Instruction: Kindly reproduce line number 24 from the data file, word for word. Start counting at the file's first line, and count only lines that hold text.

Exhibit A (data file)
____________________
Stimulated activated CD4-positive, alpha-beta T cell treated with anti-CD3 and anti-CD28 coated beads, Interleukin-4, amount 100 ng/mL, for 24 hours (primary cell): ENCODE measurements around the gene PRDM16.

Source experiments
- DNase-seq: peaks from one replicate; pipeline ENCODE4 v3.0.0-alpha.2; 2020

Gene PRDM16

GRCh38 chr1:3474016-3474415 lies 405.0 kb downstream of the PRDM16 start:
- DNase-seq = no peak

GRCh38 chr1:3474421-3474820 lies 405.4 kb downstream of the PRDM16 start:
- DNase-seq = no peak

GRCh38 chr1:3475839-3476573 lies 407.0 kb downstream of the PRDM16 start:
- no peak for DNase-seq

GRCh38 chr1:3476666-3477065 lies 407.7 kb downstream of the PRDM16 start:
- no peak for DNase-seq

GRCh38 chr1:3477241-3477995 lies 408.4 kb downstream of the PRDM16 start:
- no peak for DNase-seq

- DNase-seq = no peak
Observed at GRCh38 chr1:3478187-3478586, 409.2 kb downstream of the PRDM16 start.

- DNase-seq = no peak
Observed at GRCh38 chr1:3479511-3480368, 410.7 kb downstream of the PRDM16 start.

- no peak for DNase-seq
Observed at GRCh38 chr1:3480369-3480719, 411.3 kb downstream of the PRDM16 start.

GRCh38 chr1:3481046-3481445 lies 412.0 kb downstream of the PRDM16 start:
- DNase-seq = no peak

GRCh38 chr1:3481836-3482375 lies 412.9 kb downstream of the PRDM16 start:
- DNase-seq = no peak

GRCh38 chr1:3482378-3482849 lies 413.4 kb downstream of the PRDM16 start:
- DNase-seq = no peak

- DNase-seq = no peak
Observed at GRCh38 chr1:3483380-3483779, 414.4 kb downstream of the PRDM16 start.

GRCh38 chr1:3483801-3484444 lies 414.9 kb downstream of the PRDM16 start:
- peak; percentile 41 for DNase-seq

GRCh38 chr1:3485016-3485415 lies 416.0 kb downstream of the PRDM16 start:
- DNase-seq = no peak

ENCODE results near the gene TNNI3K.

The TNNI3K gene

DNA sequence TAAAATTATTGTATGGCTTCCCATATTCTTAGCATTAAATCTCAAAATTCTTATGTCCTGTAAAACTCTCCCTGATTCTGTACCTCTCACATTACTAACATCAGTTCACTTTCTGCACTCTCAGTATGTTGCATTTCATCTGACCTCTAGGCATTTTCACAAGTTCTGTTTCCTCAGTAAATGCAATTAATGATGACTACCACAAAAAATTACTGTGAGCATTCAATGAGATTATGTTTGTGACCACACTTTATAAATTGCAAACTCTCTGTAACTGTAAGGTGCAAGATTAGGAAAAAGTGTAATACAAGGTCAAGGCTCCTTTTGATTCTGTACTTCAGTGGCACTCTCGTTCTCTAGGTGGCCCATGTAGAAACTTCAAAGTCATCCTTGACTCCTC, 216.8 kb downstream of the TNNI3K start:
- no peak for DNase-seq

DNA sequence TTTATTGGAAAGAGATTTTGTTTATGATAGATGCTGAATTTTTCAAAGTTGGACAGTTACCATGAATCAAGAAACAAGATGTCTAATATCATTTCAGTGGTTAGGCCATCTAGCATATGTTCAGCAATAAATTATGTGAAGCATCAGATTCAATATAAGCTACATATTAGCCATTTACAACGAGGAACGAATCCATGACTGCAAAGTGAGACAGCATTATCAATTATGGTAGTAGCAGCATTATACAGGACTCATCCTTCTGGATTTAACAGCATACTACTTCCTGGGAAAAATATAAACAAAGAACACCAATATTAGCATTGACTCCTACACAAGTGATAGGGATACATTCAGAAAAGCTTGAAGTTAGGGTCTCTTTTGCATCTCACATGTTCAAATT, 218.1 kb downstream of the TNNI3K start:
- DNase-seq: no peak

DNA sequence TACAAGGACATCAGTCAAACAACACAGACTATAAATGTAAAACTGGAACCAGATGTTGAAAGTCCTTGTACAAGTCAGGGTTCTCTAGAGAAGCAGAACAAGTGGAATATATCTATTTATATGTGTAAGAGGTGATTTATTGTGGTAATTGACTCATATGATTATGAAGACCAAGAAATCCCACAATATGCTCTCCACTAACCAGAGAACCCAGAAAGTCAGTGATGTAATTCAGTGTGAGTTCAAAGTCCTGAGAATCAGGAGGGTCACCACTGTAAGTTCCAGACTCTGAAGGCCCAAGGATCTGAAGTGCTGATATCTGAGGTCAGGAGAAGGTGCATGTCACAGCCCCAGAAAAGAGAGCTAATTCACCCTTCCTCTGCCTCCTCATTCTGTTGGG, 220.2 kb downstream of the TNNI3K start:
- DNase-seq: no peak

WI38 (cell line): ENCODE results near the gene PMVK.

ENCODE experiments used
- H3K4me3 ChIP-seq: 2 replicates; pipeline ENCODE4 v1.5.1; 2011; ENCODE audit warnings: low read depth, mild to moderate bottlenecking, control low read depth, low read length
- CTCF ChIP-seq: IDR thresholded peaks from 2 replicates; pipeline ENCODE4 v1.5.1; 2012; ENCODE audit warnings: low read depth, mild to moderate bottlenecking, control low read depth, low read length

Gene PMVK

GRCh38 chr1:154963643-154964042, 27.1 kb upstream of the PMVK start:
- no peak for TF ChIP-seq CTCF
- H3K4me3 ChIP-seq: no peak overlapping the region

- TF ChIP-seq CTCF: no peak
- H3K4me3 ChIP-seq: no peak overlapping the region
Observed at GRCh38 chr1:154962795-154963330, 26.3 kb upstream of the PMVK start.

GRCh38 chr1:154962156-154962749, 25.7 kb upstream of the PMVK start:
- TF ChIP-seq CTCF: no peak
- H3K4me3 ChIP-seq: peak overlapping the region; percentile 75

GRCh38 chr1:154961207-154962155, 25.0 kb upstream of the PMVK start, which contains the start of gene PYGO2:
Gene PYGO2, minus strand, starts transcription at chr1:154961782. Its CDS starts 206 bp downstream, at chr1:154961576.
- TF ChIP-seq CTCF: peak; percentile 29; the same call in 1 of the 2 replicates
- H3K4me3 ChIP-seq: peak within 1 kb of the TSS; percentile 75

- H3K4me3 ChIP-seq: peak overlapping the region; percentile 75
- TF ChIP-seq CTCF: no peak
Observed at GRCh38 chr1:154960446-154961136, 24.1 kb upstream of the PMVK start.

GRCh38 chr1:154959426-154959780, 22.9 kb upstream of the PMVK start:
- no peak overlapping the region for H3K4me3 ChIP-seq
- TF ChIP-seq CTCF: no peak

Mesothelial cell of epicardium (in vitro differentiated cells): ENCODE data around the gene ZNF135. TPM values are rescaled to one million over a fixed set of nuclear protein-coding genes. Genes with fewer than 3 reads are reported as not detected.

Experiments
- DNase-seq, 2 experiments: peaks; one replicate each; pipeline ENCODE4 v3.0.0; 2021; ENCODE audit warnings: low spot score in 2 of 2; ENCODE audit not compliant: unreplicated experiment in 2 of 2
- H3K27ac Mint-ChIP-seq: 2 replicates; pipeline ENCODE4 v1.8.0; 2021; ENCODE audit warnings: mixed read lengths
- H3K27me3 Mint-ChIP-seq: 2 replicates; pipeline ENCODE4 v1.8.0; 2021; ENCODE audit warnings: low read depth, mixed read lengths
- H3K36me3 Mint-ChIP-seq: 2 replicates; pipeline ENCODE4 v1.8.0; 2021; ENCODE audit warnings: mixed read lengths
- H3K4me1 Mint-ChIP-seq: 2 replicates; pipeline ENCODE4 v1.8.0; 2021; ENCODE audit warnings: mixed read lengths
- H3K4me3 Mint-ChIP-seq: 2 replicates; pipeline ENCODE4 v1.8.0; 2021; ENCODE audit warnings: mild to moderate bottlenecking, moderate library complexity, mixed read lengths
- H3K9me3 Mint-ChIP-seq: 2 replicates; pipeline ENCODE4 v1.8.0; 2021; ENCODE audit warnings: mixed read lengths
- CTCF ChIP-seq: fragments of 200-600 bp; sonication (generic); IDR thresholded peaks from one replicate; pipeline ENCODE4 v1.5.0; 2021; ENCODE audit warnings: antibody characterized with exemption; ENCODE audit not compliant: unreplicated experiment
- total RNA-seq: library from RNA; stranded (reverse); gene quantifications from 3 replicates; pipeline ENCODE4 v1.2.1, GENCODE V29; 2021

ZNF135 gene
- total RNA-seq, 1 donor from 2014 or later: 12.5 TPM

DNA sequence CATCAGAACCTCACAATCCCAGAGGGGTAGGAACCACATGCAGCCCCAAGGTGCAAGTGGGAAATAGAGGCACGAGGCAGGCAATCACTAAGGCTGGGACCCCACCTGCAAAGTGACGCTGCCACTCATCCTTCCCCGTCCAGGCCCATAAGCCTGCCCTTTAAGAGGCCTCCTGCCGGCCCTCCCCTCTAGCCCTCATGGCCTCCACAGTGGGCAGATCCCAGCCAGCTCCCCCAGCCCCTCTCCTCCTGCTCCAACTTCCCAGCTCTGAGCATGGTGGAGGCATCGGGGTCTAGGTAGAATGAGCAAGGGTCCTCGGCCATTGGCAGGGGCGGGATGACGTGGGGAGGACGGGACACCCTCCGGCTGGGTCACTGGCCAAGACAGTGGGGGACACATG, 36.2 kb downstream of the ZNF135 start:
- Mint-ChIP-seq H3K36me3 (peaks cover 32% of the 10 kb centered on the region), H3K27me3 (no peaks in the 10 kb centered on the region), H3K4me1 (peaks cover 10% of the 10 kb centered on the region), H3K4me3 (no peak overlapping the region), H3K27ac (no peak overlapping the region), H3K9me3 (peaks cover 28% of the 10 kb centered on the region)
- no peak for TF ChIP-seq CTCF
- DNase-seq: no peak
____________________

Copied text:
- DNase-seq = no peak